Talk to the animals
London Zoo is the world’s oldest scientific zoo, having opened on April 27, 1828. It was intended purely as a centre for scientific study of animals but, realising they had a great potential source of funding available, the zoo opened to the public some 20 years later. Animals were transferred from the former Royal Menagerie at the Tower of London and the zoo quickly became very popular as a place to glimpse wild animals that ordinary Londoners would have little chance of seeing otherwise.
The Zoological Society of London, which owns the zoo, receives no state funding and relies totally on the income from visitors and members. Consequently, they are always looking at new ways to raise money and are this year opening the zoo in the evening from the end of November for a celebration of ‘Christmas at London Zoo’.
Pointing out that the animals will be ‘tucked up in bed and asleep’, visitors will instead be able to walk through a ‘magical after-dark experience’ where they can follow illuminated pathways and see brightly-lit wild animal sculptures rise into the night sky. There will also be a light vortex and tunnels to explore with some 100,000 lights all around – and of course, Father Christmas will be there along with a vintage carousel and lashings of hot chocolate on tap!
Meanwhile, the Zoo has been celebrating the progress of their new baby penguin, ‘Rainbow’. This beautiful creature had an inauspicious introduction to the world when her parents stepped on her egg and she was born prematurely! She then spent 10 weeks in an incubator before moving to the ‘penguin nursery’ and then eventually the main pool. She is called Rainbow because she was born at the time of the London Pride celebrations and wears an easy-to-spot, multi-coloured armband.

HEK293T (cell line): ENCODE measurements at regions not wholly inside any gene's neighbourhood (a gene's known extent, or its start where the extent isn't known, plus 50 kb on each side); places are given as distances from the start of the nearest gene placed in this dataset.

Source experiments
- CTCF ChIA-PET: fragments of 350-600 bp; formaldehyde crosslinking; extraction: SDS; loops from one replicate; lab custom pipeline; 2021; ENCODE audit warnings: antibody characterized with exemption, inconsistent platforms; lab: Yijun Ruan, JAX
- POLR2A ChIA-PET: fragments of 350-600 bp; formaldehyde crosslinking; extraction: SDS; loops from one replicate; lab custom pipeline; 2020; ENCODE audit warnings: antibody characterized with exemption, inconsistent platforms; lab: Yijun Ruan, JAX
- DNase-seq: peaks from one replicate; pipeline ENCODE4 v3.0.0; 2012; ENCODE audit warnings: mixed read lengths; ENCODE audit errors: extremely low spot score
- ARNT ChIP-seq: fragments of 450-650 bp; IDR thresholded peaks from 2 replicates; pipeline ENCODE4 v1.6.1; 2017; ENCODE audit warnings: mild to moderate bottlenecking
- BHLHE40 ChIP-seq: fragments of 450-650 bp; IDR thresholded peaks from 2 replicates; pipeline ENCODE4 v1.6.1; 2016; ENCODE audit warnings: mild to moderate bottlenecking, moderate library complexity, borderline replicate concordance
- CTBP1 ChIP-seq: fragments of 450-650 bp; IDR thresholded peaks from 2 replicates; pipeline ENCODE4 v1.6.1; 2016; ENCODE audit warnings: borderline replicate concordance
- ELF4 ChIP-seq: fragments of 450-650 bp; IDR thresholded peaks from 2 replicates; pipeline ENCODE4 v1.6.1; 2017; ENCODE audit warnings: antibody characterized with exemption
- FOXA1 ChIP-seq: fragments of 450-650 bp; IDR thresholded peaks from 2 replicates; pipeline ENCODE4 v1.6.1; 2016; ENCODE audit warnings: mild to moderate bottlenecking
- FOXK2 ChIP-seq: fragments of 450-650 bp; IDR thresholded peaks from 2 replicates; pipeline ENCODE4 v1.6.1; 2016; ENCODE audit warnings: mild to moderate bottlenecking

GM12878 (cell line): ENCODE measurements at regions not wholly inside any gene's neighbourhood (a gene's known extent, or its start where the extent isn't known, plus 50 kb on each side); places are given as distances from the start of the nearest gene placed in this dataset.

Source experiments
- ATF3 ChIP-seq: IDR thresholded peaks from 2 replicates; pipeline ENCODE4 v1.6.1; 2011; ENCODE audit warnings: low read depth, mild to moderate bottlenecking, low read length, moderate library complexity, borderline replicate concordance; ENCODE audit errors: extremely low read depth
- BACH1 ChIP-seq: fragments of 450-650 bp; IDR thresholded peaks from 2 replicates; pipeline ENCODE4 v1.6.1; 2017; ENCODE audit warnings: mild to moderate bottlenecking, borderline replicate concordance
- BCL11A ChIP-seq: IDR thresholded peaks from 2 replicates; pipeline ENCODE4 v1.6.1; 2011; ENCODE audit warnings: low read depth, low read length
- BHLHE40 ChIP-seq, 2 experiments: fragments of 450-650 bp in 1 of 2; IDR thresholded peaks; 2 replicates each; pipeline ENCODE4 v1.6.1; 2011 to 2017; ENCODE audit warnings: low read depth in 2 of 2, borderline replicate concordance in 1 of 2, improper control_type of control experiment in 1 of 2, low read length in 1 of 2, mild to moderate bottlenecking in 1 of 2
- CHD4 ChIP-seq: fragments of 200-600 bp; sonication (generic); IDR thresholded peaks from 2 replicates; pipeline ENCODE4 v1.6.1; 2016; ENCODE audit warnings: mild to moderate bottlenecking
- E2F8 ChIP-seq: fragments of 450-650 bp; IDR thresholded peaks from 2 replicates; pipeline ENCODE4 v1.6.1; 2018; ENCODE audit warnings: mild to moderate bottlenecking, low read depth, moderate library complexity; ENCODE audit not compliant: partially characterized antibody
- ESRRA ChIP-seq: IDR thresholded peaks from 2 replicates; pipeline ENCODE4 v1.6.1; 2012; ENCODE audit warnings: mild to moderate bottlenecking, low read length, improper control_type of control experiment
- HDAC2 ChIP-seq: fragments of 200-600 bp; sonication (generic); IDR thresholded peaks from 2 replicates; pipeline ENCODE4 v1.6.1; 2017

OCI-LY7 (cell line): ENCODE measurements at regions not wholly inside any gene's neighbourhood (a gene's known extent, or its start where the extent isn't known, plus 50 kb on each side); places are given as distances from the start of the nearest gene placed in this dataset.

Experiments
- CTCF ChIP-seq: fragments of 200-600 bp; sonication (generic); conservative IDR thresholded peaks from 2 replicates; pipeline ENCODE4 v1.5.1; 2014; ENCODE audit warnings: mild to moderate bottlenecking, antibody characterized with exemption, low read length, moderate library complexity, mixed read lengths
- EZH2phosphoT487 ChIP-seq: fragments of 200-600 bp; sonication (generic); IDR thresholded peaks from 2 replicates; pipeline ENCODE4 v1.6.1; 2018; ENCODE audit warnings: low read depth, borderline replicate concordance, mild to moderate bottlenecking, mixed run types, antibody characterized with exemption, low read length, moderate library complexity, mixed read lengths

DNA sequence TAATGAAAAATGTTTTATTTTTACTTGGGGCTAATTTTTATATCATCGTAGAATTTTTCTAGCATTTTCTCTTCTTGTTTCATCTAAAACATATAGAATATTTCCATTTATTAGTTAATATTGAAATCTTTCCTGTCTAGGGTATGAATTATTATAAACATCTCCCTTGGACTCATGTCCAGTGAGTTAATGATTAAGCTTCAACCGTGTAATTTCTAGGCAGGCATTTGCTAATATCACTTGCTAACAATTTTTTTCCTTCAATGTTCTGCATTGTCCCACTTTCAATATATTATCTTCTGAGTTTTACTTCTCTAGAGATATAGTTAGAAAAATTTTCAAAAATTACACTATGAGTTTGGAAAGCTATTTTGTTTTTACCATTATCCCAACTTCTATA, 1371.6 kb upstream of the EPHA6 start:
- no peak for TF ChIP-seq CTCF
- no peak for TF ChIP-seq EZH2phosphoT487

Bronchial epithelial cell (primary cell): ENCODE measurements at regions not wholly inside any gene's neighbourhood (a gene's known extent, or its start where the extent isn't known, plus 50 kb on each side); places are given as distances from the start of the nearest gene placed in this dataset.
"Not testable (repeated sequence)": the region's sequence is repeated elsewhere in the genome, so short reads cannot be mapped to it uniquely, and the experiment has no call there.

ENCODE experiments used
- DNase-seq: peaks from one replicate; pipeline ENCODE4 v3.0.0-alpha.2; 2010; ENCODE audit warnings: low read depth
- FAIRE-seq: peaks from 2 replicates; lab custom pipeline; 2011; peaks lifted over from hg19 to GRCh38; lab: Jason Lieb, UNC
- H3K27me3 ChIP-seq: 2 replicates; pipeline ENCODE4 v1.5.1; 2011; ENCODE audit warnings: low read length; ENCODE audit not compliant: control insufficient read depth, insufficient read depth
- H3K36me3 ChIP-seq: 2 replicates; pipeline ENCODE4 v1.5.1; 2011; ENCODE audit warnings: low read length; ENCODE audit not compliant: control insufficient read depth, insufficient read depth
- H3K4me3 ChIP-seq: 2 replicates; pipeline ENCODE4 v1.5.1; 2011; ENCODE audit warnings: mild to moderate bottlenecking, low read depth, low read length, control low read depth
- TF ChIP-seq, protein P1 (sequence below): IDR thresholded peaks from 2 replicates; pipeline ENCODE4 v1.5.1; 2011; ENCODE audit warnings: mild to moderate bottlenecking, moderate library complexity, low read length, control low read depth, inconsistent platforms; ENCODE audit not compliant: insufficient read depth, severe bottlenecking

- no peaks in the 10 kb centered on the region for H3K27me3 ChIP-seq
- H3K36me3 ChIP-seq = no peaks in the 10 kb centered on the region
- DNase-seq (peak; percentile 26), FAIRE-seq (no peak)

Adrian Walls, London Zoo’s head bird keeper, said: “Rainbow has gone from strength to strength. She loves food and is always eager for her next meal, especially when it’s sand eel – a fish we feed our colony as a treat.”
‘Be careful to trust the person who does not like wine’
This is one of the lesser-known quotes of perhaps the most famous revolutionary ever, Karl Marx. Marx lived in London most of his life, died there and is buried in Highgate Cemetery, north London. He arrived in 1849 and all over the city there are sites where Marx lived, socialised and wrote. He was something of a nomad and lived in various locations. There is a blue plaque on the famous Soho restaurant Quo Vadis and you can even rent the ‘Marx Room’ (where he lived, above the restaurant) for private functions!
Just down the road in Great Windmill Street in what was the Red Lion, now Be at One, was the place chosen by Marx and fellow revolutionary Frederich Engels to write The Communist Manifesto in an upstairs room. And in the British Museum Reading Room, you can sit in seat G7, Marx’s favourite spot, where he wrote his most famous work, Das Kapital.
There are several houses in north London where Marx then lived with his family and the tomb itself in Highgate cemetery is a Grade 1 listed monument and certainly worth a visit. He was originally buried in a normal plot but, along with his wife, was disinterred in 1954 and reburied in a more prominent corner position reflecting his historical status and the sheer numbers of people visiting.